Greenland’s Record-Breaking Melt

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Greeland's Ice Melt

Last weekend, while the Northeast shivered from unseasonably frigid temperatures, Greenland was broiling.

Warm, southerly winds gust to hurricane force of over 75 mph in a staggering early season heatwave. Temperatures hit 36 degrees Fahrenheit (20 Celsius) above average along the southwest coast of Greenland on Monday, April 11. Ice has begun to melt with gusto.

According to the Danish Meteorological Institute, an early melt event over Greenland’s ice sheet occurred this week, smashing by a month the previous record of more than 10 percent of the ice sheet.

The melt was driven by warm air from the southwest and rain along the coast. According to the Danish Meteorological Institute, almost 12 percent of Greenland’s ice sheet shed at least one millimeter of melt water on April 11.

The Arctic is experiencing unprecedented warmth for 2016. The High Arctic—above 80 degrees north latitude—is the warmest it has ever been in modern times.

Tropical heat is being transferred from a record hot El Niño pole-ward in the Northern Hemisphere due to a weakness in the polar jet stream.

Last summer, my colleague from York University recorded the rate of loss that the Greenland ice sheets are undergoing post 2010. Those ice sheets are melting three times faster than prior to 1980.

Greenland is losing 8,300 metric tons of ice per second each day during the summer melt—the equivalent of 286,848 Olympic swimming pools worth of water every 24 hours. Frighteningly, that is ice melting on the land running off into the North Atlantic Ocean.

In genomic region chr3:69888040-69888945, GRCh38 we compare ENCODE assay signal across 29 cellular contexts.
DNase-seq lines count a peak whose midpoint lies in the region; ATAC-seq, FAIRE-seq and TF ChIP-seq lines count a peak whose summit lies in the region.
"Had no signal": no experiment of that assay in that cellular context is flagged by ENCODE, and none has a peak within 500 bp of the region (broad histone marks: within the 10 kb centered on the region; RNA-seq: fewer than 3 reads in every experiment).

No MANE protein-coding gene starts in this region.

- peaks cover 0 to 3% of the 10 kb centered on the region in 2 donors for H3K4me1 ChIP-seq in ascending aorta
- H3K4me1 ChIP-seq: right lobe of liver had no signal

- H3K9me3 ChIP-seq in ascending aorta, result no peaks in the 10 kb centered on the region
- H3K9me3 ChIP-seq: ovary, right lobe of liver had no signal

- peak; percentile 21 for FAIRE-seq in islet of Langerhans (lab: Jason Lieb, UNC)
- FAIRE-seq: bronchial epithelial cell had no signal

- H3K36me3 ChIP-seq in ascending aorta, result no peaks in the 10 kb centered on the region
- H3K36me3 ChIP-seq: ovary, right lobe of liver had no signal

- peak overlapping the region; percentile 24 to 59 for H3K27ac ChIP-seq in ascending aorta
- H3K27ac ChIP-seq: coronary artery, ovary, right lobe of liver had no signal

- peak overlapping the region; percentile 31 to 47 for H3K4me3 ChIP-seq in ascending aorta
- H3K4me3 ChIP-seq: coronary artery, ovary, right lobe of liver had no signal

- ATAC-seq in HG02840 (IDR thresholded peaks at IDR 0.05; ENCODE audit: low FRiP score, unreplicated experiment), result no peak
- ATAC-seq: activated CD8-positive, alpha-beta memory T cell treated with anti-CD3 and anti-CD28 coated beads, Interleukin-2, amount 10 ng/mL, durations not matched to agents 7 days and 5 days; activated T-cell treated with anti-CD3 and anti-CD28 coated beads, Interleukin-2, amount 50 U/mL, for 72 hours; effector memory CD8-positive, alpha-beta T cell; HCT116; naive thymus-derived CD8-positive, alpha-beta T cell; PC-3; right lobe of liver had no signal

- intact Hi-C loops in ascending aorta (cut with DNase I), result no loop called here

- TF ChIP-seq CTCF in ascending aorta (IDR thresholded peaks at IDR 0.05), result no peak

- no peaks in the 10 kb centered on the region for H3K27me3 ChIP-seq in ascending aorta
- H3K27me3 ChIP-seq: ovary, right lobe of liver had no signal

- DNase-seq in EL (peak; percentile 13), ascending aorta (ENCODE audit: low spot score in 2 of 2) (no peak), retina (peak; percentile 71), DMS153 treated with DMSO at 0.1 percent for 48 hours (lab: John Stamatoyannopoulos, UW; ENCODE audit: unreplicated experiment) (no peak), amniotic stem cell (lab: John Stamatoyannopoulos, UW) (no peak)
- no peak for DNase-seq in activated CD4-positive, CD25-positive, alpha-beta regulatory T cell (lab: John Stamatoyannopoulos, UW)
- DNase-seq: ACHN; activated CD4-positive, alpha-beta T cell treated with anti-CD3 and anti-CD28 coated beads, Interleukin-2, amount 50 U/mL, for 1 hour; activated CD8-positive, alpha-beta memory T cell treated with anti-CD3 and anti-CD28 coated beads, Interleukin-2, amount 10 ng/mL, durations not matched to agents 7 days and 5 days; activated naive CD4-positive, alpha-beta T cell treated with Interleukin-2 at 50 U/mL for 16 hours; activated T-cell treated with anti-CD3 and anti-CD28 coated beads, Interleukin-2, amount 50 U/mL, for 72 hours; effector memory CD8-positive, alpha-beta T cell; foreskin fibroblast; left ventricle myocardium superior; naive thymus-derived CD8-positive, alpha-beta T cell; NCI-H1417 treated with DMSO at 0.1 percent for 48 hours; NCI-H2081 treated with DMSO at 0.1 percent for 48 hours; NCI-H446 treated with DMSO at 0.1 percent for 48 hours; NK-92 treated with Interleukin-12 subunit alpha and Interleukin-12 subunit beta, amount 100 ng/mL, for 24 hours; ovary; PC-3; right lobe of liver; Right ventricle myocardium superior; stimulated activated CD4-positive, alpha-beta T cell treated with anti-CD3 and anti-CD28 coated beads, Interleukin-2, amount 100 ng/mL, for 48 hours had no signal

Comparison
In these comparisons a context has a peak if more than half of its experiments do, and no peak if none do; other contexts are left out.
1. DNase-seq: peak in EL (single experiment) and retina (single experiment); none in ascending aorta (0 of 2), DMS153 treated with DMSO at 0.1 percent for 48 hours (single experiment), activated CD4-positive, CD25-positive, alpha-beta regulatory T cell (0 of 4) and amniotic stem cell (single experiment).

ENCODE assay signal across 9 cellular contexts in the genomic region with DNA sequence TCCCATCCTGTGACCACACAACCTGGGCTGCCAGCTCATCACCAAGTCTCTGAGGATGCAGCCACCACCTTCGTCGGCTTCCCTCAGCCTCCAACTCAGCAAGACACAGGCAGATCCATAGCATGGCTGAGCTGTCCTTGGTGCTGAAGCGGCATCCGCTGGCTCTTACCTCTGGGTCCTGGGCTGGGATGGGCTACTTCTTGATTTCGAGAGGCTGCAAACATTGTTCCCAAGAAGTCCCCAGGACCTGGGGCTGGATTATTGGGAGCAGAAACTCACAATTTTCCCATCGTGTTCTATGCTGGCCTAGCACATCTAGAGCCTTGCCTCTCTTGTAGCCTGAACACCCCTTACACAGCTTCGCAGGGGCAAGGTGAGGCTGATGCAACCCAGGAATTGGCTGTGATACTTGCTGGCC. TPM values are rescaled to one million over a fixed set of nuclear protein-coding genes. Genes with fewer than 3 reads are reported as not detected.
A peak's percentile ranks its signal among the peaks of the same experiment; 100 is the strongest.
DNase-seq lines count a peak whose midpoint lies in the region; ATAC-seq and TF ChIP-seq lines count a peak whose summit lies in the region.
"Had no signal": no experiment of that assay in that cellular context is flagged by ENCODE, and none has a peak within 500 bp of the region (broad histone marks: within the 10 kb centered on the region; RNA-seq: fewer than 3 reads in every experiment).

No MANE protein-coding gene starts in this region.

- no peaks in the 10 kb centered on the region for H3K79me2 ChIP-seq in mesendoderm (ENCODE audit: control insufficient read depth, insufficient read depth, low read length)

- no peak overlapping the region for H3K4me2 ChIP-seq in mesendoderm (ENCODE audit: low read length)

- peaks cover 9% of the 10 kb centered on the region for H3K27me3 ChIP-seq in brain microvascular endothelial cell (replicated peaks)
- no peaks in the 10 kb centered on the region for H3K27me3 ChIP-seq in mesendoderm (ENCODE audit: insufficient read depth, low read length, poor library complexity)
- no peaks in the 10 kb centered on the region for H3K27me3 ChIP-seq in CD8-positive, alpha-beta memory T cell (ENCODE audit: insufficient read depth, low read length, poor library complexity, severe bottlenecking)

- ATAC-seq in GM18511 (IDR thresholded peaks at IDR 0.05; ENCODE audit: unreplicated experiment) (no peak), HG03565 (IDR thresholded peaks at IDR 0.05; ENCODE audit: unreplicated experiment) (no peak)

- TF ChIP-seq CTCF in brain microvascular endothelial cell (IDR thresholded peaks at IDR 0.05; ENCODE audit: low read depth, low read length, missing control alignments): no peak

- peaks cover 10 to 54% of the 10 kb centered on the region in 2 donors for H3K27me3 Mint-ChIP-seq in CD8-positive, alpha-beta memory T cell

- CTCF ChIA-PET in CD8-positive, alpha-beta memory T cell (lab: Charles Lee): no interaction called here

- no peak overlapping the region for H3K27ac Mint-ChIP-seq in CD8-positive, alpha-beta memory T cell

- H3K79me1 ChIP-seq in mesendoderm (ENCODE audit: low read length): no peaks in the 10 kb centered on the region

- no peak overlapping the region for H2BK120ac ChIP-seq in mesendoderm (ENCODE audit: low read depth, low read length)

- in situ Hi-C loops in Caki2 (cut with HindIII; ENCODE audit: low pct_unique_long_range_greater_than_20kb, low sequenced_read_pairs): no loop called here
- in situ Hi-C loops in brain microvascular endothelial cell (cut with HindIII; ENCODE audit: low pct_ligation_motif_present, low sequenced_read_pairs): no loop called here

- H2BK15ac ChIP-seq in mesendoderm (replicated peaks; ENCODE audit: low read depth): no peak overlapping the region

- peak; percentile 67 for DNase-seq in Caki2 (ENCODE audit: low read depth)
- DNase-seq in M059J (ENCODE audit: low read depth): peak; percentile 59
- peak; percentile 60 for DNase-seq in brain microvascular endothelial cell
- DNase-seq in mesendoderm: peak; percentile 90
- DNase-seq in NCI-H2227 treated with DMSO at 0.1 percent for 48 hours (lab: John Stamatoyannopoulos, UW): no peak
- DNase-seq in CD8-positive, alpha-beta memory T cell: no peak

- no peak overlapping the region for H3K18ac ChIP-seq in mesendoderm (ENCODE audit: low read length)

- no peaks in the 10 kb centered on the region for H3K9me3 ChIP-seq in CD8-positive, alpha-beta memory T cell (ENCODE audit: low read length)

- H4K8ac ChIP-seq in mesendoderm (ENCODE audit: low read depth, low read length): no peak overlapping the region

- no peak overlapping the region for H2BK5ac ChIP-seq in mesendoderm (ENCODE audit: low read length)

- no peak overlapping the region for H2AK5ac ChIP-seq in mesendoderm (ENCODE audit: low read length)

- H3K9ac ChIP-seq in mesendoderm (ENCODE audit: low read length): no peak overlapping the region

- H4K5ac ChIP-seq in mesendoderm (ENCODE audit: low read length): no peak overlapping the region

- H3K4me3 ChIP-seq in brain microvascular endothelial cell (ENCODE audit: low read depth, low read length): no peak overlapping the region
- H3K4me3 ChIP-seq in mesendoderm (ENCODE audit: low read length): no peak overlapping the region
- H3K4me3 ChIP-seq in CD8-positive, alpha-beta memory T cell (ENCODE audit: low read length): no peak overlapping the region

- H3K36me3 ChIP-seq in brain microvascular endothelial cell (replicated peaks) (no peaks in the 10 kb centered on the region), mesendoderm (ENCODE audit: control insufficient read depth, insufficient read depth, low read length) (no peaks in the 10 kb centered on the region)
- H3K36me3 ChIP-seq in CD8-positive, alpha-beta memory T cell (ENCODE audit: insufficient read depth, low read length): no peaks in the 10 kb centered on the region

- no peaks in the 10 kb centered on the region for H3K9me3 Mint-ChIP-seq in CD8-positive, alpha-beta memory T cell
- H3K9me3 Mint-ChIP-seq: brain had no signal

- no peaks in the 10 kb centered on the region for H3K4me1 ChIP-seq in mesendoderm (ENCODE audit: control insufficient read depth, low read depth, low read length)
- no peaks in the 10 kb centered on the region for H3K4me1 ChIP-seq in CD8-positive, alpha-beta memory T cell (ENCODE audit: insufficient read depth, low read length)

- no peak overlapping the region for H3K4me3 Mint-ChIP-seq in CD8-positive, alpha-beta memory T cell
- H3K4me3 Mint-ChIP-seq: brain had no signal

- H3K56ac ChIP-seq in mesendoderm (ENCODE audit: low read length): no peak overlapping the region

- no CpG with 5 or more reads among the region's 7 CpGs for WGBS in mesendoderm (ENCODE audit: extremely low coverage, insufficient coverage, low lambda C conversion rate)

This has devastating implications for sea level rise along the U.S. eastern seaboard, particularly for the low-lying sunshine state of Florida.

Also, the ice-cold melt waters are diluting the normally saltier polar waters, which are heavier and act like a weight on a conveyor belt, pulling the lighter, warmer North Atlantic Gulf Stream water back towards the equator. Greenland’s melt waters are slowing down the Atlantic Gulf Stream current by as much as 30 percent. The Gulf Stream brings heat from the equator for 163 million people of Norway, Sweden, Finland and Russia, enabling those countries to be habitable and grow food crops.

It is clearly time to take the climate in crisis very seriously and terminate subsidizing the fossil industry—the wealthiest polluters on the globe.

All towns and cities across America and around the globe are required to future-proof in the face of the forthcoming wild weather.

Earth Doctor Reese Halter is the author of “Shepherding the Sea: The Race to Save Our Oceans.”